With a busy week behind you and the weekend within reach, there’s no shame in taking things a bit easy on Friday afternoon. With this in mind, every Friday TriplePundit will give you a fun, easy read on a topic you care about. So, take a break from those endless email threads, and spend five minutes catching up on the latest trends in sustainability and business.
In response to growing consumer demand, food companies around the world are becoming more transparent about their ingredients and supply chains. There’s surely no shortage of food labels and third-party certifications for them to tap along the way. Since October is Fair Trade Month, this week we tip our hats to major food and grocery companies making a shift to ethical sourcing. Did your favorite brand make the list?
1. Marks and Spencer
Marks & Spencer launched its Plan A policy back in 2007. The 100-point plan helped transform the company’s supply chain and operations — including even more ethical sourcing.
In 2014, the U.K. grocer released an encouraging progress update on its 2020 Plan A goals: Over 60 percent of the products sold in M&S stores had some type of sustainability attribute. This includes fair trade, organic, free-range, cruelty-free, low alcohol, responsible supply chain, recycled, or made in a factory where workers and the environment are respected, according to the company.
On the fair trade front, the company is leading even more: M&S was the first major retailer to switch all of its tea and coffee to fair trade back in 2006. It also sells fair trade wine, chocolate and flowers.
Earlier this year, Kellogg subsidiary Kashi — known best for cereals and snack bars — made waves for its choice to establish a transitional organic label. It takes three years to earn the coveted organic certification, during which time farmers spend money to change their practices without getting a higher premium for their products.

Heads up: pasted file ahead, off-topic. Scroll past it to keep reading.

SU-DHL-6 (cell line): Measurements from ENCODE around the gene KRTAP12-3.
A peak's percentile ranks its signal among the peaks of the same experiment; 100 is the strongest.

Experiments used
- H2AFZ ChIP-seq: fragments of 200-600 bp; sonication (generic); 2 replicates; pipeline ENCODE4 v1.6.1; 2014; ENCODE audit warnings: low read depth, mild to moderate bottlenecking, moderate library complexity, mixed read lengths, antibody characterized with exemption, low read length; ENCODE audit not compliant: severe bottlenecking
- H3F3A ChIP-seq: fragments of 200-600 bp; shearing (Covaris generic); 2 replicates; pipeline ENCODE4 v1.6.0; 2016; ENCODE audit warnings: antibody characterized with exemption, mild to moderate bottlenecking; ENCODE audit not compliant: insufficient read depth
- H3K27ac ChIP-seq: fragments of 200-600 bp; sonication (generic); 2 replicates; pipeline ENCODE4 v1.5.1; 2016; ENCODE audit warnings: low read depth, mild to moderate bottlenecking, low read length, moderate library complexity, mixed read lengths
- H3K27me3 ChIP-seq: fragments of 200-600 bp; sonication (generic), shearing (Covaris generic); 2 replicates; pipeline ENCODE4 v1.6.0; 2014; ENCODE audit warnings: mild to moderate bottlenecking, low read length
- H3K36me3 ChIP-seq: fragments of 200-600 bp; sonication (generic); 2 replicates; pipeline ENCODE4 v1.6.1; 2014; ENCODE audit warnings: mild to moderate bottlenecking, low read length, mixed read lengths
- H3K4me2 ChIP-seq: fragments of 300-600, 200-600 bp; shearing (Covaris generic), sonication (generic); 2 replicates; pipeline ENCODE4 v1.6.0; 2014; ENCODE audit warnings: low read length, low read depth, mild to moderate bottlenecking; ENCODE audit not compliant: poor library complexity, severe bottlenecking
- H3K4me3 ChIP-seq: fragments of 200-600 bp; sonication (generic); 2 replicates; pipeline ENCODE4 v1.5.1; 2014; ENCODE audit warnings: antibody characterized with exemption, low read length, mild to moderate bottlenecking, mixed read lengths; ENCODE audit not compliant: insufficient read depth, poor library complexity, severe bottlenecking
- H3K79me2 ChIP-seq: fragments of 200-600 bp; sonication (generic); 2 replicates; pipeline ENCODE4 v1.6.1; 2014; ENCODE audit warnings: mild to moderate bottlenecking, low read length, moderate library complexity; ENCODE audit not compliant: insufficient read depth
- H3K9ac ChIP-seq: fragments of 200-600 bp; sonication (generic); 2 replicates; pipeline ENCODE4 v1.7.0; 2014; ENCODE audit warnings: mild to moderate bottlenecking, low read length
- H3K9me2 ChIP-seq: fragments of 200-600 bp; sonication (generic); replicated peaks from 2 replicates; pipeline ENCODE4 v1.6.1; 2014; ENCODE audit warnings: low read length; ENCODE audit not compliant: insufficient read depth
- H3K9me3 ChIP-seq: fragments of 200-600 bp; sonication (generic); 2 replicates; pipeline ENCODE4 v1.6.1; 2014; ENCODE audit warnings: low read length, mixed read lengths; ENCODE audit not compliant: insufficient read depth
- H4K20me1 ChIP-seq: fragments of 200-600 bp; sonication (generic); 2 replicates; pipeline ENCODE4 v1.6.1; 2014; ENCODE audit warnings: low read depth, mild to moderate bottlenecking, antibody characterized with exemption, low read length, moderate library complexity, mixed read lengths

In partnership with Quality Assurance International (QAI) and Hesco, Kashi’s Certified Transitional label seeks to bridge the gap. In July, Kashi released its first product containing Certified Transitional ingredients — a sweet breakfast cereal fittingly called Dark Cocoa Karma Shredded Wheat Biscuits.
The whole wheat cereal is also one of the company’s first products to contain cocoa certified by Fair Trade USA. Kashi first began selling Fair Trade Certified products last year, and now a variety of its cereals and snack bars bear the label.
3. Honest Tea
Okay, so this company isn’t exactly going fair trade — it’s already there. It was the first company to market Fair Trade Certified bottled tea. But its commitment to translating increased revenues into more fair trade purchases should surely be commended.
Some were wary when Coca-Cola purchased the company in 2011, but Honest Tea remains an independent operating unit within the beverage behemoth. Thanks to higher distribution, the company grew by an enviable 30 percent between 2011 and 2015. It was able to purchase more organic products — 6.7 million pounds in 2014 — and ramp up its commitment to fair trade. Fair trade premiums paid by Honest Tea now total over $200,000 annually.
4. Ben & Jerry’s